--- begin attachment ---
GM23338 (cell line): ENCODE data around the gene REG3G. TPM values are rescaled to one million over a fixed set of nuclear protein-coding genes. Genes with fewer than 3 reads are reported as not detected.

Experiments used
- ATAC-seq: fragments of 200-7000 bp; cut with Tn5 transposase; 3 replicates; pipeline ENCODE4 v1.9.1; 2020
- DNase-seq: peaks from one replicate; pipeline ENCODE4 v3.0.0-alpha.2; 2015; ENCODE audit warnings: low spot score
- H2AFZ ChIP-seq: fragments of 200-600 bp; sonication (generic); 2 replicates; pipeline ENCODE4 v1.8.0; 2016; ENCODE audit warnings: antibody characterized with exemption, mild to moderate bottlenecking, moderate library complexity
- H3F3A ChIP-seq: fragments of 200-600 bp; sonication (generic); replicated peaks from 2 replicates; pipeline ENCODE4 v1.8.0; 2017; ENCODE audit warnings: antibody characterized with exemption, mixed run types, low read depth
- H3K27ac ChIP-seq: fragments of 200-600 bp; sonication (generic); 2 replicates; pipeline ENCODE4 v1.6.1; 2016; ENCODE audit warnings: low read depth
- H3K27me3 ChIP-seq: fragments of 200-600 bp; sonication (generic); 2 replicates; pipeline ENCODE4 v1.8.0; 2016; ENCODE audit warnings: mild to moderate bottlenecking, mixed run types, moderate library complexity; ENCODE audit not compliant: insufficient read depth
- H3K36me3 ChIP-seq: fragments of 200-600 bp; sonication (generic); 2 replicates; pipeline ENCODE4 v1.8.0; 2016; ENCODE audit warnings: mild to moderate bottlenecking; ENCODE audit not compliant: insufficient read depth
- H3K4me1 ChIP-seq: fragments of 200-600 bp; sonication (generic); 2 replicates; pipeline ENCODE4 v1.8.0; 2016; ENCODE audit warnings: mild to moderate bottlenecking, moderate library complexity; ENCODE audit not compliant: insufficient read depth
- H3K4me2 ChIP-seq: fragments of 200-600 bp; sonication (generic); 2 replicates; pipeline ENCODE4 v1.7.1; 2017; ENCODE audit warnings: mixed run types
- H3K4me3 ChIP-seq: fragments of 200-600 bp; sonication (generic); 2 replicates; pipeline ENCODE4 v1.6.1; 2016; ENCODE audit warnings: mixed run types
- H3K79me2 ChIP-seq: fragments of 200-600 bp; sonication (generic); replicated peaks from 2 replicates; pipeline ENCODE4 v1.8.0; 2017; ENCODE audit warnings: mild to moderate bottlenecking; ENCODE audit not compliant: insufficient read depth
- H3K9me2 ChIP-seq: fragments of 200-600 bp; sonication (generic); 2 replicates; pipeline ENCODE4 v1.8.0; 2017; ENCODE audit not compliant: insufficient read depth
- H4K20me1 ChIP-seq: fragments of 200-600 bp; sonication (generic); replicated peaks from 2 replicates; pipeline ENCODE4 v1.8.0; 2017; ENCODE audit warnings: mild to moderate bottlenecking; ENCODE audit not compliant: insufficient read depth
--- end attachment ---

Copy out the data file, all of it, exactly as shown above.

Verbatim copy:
GM23338 (cell line): ENCODE data around the gene REG3G. TPM values are rescaled to one million over a fixed set of nuclear protein-coding genes. Genes with fewer than 3 reads are reported as not detected.

Experiments used
- ATAC-seq: fragments of 200-7000 bp; cut with Tn5 transposase; 3 replicates; pipeline ENCODE4 v1.9.1; 2020
- DNase-seq: peaks from one replicate; pipeline ENCODE4 v3.0.0-alpha.2; 2015; ENCODE audit warnings: low spot score
- H2AFZ ChIP-seq: fragments of 200-600 bp; sonication (generic); 2 replicates; pipeline ENCODE4 v1.8.0; 2016; ENCODE audit warnings: antibody characterized with exemption, mild to moderate bottlenecking, moderate library complexity
- H3F3A ChIP-seq: fragments of 200-600 bp; sonication (generic); replicated peaks from 2 replicates; pipeline ENCODE4 v1.8.0; 2017; ENCODE audit warnings: antibody characterized with exemption, mixed run types, low read depth
- H3K27ac ChIP-seq: fragments of 200-600 bp; sonication (generic); 2 replicates; pipeline ENCODE4 v1.6.1; 2016; ENCODE audit warnings: low read depth
- H3K27me3 ChIP-seq: fragments of 200-600 bp; sonication (generic); 2 replicates; pipeline ENCODE4 v1.8.0; 2016; ENCODE audit warnings: mild to moderate bottlenecking, mixed run types, moderate library complexity; ENCODE audit not compliant: insufficient read depth
- H3K36me3 ChIP-seq: fragments of 200-600 bp; sonication (generic); 2 replicates; pipeline ENCODE4 v1.8.0; 2016; ENCODE audit warnings: mild to moderate bottlenecking; ENCODE audit not compliant: insufficient read depth
- H3K4me1 ChIP-seq: fragments of 200-600 bp; sonication (generic); 2 replicates; pipeline ENCODE4 v1.8.0; 2016; ENCODE audit warnings: mild to moderate bottlenecking, moderate library complexity; ENCODE audit not compliant: insufficient read depth
- H3K4me2 ChIP-seq: fragments of 200-600 bp; sonication (generic); 2 replicates; pipeline ENCODE4 v1.7.1; 2017; ENCODE audit warnings: mixed run types
- H3K4me3 ChIP-seq: fragments of 200-600 bp; sonication (generic); 2 replicates; pipeline ENCODE4 v1.6.1; 2016; ENCODE audit warnings: mixed run types
- H3K79me2 ChIP-seq: fragments of 200-600 bp; sonication (generic); replicated peaks from 2 replicates; pipeline ENCODE4 v1.8.0; 2017; ENCODE audit warnings: mild to moderate bottlenecking; ENCODE audit not compliant: insufficient read depth
- H3K9me2 ChIP-seq: fragments of 200-600 bp; sonication (generic); 2 replicates; pipeline ENCODE4 v1.8.0; 2017; ENCODE audit not compliant: insufficient read depth
- H4K20me1 ChIP-seq: fragments of 200-600 bp; sonication (generic); replicated peaks from 2 replicates; pipeline ENCODE4 v1.8.0; 2017; ENCODE audit warnings: mild to moderate bottlenecking; ENCODE audit not compliant: insufficient read depth